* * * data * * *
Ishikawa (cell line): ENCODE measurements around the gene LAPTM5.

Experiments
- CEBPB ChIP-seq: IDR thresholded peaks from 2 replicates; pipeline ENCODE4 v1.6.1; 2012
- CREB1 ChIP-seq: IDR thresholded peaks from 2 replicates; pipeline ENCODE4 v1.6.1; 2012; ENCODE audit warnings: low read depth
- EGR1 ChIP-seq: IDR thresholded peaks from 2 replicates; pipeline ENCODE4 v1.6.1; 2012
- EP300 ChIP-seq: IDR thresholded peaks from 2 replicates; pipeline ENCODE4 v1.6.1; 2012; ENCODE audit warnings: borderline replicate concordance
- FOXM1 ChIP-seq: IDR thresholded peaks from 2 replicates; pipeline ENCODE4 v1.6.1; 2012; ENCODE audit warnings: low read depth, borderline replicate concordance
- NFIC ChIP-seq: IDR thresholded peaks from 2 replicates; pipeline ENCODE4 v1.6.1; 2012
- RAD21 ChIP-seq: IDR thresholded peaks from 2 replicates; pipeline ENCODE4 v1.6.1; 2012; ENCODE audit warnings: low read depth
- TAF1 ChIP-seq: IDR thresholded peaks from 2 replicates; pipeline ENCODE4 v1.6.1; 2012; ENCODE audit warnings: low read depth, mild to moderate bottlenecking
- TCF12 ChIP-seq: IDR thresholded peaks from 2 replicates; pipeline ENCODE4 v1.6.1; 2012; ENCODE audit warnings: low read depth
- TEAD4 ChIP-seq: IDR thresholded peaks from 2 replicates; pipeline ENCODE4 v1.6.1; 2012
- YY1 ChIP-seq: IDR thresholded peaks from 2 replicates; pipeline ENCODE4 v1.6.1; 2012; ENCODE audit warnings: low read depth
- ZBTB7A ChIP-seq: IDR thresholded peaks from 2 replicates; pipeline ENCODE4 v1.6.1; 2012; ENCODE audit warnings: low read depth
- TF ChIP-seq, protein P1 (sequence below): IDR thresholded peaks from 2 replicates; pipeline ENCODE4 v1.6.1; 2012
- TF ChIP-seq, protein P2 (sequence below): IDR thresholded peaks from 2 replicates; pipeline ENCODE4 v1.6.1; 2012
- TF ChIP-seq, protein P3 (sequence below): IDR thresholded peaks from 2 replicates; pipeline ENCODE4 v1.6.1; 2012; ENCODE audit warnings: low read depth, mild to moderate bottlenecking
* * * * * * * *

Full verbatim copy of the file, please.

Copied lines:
Ishikawa (cell line): ENCODE measurements around the gene LAPTM5.

Experiments
- CEBPB ChIP-seq: IDR thresholded peaks from 2 replicates; pipeline ENCODE4 v1.6.1; 2012
- CREB1 ChIP-seq: IDR thresholded peaks from 2 replicates; pipeline ENCODE4 v1.6.1; 2012; ENCODE audit warnings: low read depth
- EGR1 ChIP-seq: IDR thresholded peaks from 2 replicates; pipeline ENCODE4 v1.6.1; 2012
- EP300 ChIP-seq: IDR thresholded peaks from 2 replicates; pipeline ENCODE4 v1.6.1; 2012; ENCODE audit warnings: borderline replicate concordance
- FOXM1 ChIP-seq: IDR thresholded peaks from 2 replicates; pipeline ENCODE4 v1.6.1; 2012; ENCODE audit warnings: low read depth, borderline replicate concordance
- NFIC ChIP-seq: IDR thresholded peaks from 2 replicates; pipeline ENCODE4 v1.6.1; 2012
- RAD21 ChIP-seq: IDR thresholded peaks from 2 replicates; pipeline ENCODE4 v1.6.1; 2012; ENCODE audit warnings: low read depth
- TAF1 ChIP-seq: IDR thresholded peaks from 2 replicates; pipeline ENCODE4 v1.6.1; 2012; ENCODE audit warnings: low read depth, mild to moderate bottlenecking
- TCF12 ChIP-seq: IDR thresholded peaks from 2 replicates; pipeline ENCODE4 v1.6.1; 2012; ENCODE audit warnings: low read depth
- TEAD4 ChIP-seq: IDR thresholded peaks from 2 replicates; pipeline ENCODE4 v1.6.1; 2012
- YY1 ChIP-seq: IDR thresholded peaks from 2 replicates; pipeline ENCODE4 v1.6.1; 2012; ENCODE audit warnings: low read depth
- ZBTB7A ChIP-seq: IDR thresholded peaks from 2 replicates; pipeline ENCODE4 v1.6.1; 2012; ENCODE audit warnings: low read depth
- TF ChIP-seq, protein P1 (sequence below): IDR thresholded peaks from 2 replicates; pipeline ENCODE4 v1.6.1; 2012
- TF ChIP-seq, protein P2 (sequence below): IDR thresholded peaks from 2 replicates; pipeline ENCODE4 v1.6.1; 2012
- TF ChIP-seq, protein P3 (sequence below): IDR thresholded peaks from 2 replicates; pipeline ENCODE4 v1.6.1; 2012; ENCODE audit warnings: low read depth, mild to moderate bottlenecking